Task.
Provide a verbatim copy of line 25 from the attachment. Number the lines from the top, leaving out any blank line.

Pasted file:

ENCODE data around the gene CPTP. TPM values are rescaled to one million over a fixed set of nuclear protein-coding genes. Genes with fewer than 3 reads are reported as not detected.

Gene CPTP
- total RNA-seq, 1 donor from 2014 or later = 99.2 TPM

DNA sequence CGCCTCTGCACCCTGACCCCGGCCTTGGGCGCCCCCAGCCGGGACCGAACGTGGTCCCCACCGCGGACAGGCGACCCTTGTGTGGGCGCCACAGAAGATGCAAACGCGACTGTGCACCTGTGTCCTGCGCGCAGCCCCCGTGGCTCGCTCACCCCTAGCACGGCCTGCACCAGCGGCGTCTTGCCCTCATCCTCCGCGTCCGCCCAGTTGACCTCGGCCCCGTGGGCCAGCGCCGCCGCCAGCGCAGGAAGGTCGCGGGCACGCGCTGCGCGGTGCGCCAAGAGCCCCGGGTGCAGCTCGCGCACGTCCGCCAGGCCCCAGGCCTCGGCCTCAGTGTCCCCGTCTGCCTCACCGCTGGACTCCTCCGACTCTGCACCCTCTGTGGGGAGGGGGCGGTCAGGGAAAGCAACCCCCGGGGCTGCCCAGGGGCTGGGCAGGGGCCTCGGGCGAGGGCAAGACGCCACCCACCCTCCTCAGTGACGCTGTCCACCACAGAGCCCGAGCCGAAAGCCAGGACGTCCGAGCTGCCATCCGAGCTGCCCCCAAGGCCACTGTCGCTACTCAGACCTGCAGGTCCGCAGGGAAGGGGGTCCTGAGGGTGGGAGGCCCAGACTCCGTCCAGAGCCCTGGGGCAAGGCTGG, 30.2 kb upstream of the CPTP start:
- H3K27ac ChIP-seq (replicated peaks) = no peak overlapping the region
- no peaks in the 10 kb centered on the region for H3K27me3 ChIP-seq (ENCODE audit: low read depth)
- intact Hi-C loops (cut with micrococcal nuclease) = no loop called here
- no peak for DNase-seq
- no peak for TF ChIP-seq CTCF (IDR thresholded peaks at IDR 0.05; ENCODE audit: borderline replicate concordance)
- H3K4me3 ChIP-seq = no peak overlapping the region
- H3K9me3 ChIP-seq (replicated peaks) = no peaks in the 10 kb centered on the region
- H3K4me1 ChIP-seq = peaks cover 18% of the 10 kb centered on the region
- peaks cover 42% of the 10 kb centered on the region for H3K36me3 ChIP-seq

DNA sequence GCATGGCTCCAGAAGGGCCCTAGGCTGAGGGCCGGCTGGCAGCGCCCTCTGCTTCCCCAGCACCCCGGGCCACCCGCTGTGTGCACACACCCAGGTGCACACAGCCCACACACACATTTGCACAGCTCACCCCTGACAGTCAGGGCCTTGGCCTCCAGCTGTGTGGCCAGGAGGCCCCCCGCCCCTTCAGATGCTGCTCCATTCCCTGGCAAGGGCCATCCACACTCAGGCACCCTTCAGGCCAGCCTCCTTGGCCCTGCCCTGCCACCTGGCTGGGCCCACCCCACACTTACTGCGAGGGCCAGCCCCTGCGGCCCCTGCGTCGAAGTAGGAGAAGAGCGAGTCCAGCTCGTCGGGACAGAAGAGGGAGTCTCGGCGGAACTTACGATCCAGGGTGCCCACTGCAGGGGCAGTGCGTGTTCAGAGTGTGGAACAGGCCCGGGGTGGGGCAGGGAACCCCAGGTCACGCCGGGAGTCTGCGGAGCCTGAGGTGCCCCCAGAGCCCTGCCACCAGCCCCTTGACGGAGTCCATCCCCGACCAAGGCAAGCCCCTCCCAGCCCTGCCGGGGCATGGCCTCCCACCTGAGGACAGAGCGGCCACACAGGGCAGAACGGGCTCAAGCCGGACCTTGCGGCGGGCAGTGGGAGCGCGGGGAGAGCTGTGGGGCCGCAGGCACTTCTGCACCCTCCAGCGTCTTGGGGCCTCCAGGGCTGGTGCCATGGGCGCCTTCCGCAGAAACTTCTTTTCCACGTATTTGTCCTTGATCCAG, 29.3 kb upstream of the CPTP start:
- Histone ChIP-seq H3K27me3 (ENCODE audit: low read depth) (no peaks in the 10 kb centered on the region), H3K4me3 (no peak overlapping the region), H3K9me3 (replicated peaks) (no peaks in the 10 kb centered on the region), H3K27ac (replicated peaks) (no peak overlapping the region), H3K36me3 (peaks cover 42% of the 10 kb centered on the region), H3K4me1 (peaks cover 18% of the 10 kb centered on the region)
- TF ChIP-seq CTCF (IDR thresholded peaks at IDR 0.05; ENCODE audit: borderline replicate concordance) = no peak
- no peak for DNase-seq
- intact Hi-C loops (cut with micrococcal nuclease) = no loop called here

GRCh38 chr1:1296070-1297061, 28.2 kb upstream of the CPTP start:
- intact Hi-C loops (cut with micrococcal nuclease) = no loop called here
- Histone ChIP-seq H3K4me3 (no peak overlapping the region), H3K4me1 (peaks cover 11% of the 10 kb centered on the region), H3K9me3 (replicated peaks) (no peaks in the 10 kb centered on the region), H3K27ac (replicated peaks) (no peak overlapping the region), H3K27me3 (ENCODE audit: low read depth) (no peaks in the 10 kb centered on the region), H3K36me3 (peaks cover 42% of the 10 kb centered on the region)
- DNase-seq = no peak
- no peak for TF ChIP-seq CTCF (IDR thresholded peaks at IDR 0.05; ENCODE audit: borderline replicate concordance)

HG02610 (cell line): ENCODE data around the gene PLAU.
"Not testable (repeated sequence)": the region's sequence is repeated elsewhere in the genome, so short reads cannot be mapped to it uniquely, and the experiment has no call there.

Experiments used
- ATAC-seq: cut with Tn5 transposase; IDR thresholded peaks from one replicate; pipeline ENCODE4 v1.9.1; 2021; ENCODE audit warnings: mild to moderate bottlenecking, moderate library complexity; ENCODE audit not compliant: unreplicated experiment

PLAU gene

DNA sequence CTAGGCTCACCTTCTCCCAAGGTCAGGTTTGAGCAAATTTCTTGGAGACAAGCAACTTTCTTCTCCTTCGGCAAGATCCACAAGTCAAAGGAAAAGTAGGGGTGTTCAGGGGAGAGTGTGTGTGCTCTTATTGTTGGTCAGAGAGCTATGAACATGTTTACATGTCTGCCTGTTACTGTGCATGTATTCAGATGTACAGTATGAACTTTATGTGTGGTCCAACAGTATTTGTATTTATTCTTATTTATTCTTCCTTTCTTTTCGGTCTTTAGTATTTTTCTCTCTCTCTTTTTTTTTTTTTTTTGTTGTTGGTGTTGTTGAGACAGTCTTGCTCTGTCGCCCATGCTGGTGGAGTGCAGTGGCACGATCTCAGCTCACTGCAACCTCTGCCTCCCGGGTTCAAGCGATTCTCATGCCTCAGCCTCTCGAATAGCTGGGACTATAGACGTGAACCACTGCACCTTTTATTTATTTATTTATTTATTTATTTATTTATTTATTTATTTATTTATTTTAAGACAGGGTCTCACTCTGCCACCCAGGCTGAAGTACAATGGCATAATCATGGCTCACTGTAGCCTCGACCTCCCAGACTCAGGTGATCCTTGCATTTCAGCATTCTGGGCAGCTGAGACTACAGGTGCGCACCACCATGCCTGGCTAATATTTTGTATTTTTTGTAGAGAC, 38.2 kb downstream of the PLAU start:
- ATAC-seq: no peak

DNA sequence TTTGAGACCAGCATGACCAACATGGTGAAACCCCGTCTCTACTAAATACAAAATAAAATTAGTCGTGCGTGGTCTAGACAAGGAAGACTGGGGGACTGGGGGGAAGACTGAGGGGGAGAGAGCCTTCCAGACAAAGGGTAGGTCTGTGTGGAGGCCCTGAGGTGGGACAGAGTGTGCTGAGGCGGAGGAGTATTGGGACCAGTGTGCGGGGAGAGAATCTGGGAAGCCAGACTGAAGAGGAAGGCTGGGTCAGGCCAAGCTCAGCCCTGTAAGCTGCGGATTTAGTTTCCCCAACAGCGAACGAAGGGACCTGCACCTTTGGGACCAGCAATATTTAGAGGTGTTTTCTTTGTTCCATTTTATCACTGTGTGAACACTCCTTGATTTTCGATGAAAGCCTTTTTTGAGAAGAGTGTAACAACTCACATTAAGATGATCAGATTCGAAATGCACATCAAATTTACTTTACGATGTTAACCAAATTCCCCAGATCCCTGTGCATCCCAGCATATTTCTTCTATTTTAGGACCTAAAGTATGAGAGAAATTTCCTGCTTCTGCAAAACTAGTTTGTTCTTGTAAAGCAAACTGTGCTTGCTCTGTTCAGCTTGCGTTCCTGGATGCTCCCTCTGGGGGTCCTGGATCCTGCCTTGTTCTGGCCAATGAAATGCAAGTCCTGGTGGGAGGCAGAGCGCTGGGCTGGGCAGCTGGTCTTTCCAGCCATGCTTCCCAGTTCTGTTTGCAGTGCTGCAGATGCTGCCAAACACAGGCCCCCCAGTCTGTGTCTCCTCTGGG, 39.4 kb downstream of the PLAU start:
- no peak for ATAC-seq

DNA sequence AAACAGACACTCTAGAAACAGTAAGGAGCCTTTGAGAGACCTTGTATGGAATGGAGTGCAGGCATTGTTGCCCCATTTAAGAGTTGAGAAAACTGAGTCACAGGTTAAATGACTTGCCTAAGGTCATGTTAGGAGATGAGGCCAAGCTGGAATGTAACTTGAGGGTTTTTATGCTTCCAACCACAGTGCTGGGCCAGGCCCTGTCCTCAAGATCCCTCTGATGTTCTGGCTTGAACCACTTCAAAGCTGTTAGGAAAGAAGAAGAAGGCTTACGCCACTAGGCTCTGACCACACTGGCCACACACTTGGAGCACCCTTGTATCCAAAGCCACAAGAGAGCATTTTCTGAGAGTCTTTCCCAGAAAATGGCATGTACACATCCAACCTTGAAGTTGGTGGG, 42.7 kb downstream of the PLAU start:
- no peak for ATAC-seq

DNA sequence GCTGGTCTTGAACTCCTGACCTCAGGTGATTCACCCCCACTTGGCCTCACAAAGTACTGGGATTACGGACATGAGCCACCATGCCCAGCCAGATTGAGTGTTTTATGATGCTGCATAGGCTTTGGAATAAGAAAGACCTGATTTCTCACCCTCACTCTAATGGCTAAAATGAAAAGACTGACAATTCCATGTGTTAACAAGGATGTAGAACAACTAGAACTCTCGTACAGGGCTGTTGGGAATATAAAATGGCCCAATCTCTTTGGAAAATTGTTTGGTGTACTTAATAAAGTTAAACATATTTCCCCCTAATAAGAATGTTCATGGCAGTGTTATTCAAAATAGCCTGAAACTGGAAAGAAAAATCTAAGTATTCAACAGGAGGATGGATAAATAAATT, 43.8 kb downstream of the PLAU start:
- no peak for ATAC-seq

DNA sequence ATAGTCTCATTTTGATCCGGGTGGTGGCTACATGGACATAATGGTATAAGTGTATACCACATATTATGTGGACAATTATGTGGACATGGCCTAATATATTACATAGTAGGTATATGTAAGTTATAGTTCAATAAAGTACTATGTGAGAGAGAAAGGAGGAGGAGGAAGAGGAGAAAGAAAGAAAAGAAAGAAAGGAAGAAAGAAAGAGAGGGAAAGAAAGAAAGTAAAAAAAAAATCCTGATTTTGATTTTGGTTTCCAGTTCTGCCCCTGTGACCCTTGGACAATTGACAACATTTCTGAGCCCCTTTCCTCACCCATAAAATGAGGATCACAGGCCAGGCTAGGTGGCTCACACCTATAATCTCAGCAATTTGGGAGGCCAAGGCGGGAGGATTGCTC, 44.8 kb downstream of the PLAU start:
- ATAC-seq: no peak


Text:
"Not testable (repeated sequence)": the region's sequence is repeated elsewhere in the genome, so short reads cannot be mapped to it uniquely, and the experiment has no call there.